I emailed again and the retailer said that I should put it in a bag – even though I’d mentioned that there was no bag before collection #1 and again before collection #4 and hadn’t been an issue. The retailer couldn’t provide one. However they would refund me for what I bought. One purchase from them later I’d some plastic sheeting to wrap the monster item in and, thankfully, collection #5 was successful.
Some point along the way I was given a £5 goodwill payment, a nice thought but I’d have paid £50 at that point for the monster item to be out of my house. I’d have also paid more than £50 not to have wasted so much time on the issue – time’s money as they say.
Oh and the icing on the cake – where I have to admit to getting a little angry – a week after collection #5 the retailer charged me for failing to return the item. Yet another email from me, this time a complaint for them to resolve this – which of course they did, as efficiently as usual.
The learning for IT
The retailer’s customer support staff were following the standard returns process – give refund, arrange for the item’s return. They were doing their job and probably hitting their individual and team targets. However, while they were efficient and polite they weren’t actually helping.
It’s no different to what can happen in IT. Imagine an IT support scenario where an end user has had three new hard drives fitted to their laptop and is awaiting a fourth – it never should have come to this (and it has happened). The end user is now rightly furious, not some much about the unreliability of the technology, but the fact that they’ve lost productivity due to the recurring issue. Someone should have broken the cycle – they should have understood that pursuing the same solution wasn’t working and then tried something different. In this case providing a new laptop on the assumption that the issue was with something other than the original and three new hard drives. It was the intervention I made when faced with this angry end user.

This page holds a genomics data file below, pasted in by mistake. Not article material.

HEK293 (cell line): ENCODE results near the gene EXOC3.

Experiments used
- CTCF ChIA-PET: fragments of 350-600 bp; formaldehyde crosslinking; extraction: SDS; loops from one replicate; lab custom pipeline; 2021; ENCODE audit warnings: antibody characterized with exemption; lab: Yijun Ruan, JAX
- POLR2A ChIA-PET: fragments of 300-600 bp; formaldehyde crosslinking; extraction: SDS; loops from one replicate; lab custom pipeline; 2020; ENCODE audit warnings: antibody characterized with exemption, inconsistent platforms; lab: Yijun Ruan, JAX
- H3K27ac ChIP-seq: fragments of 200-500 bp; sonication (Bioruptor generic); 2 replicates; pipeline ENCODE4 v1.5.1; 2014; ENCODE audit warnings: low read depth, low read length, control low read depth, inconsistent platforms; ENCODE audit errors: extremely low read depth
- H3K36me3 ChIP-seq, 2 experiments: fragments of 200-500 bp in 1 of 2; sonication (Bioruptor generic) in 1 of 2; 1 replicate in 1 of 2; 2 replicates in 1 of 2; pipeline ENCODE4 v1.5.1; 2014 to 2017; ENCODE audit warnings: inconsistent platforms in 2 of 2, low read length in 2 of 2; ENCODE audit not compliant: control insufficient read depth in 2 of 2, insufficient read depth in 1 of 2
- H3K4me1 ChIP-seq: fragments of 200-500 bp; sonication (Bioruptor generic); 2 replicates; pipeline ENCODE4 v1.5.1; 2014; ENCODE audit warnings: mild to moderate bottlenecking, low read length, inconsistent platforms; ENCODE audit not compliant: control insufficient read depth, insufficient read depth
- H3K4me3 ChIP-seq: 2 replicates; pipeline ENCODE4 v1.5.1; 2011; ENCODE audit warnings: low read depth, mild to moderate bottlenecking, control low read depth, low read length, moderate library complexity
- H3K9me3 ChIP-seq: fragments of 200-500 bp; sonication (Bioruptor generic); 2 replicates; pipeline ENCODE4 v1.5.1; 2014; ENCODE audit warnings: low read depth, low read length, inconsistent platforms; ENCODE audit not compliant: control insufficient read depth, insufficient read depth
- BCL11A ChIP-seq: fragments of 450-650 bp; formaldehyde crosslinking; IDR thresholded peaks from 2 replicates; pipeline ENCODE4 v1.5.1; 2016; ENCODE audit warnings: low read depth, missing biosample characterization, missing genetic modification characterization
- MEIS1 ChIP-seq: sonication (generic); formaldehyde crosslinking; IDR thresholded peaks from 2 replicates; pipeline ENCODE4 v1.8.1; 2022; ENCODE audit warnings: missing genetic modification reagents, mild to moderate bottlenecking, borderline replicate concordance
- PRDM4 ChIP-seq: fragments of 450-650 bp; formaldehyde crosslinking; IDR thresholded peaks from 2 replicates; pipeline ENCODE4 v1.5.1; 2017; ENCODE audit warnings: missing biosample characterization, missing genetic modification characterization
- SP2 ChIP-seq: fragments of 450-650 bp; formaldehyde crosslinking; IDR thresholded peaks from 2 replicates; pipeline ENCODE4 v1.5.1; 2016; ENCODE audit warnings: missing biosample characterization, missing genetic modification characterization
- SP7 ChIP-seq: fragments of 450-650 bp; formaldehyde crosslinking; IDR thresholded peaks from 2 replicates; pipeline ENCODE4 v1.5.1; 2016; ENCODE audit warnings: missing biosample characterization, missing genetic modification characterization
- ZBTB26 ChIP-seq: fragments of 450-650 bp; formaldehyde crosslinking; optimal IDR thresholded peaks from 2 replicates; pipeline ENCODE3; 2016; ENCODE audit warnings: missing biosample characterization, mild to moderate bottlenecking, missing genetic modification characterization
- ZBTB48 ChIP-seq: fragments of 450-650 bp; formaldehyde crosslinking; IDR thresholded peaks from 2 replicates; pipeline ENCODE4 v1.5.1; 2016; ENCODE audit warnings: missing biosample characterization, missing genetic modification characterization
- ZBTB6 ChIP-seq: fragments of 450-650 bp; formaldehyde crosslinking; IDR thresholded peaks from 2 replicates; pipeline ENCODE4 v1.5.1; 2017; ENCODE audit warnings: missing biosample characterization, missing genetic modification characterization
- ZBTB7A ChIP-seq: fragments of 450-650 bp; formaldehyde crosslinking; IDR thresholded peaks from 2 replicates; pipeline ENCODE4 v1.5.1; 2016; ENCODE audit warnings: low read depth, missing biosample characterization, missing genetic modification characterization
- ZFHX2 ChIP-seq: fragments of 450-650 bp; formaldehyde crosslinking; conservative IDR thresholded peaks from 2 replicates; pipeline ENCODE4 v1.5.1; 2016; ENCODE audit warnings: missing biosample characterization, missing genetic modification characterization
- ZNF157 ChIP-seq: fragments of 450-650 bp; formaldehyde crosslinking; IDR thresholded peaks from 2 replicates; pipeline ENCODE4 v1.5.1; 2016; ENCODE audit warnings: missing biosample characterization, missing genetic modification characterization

To do this, service desk agents need to have a certain level of “intelligence” and capability that goes beyond telephone etiquette, the ability to read a script, and an understanding of how to use the service desk tool. They need to be empowered to use their initiative as needed, rather than blindly following the script, without blame or them failing to meet call handling targets. Unless, of course, hitting service desk efficiency targets is more important than helping end users get back to work.
And it’s not just about the end user, customer service and productivity, perspectives. What does it cost the service desk to keep following scripts when they don’t work? In this instance, service desk and then desk side support people costs, plus the new hardware costs. Add these to the lost productivity of the affected end user and the service desk’s replace, replace, replace approach has to be a more costly. Service desk scripts can save money but they can also cost – and not just in terms of IT costs. The important thing is to understand when a script won’t work or isn’t working, in particular when the script-following is making things worse.
So do your service desk agents behave “intelligently”? You never know, they might do if you let them.
I want to leave you with an example of how the team at classic card gaming site Solitaired addresses this. They give their team scenarios outside of their scripts to see how their customer service agents respond, and then coach them with what a good off-script response looks like. More importantly, they give their team the autonomy to exercise emotional intelligence to respond in a way that is best for the customer. If there is an issue with a solitaire game or one of their premium services where they aren’t trained to handle, their customer service team has the ability to solve it as they see fit.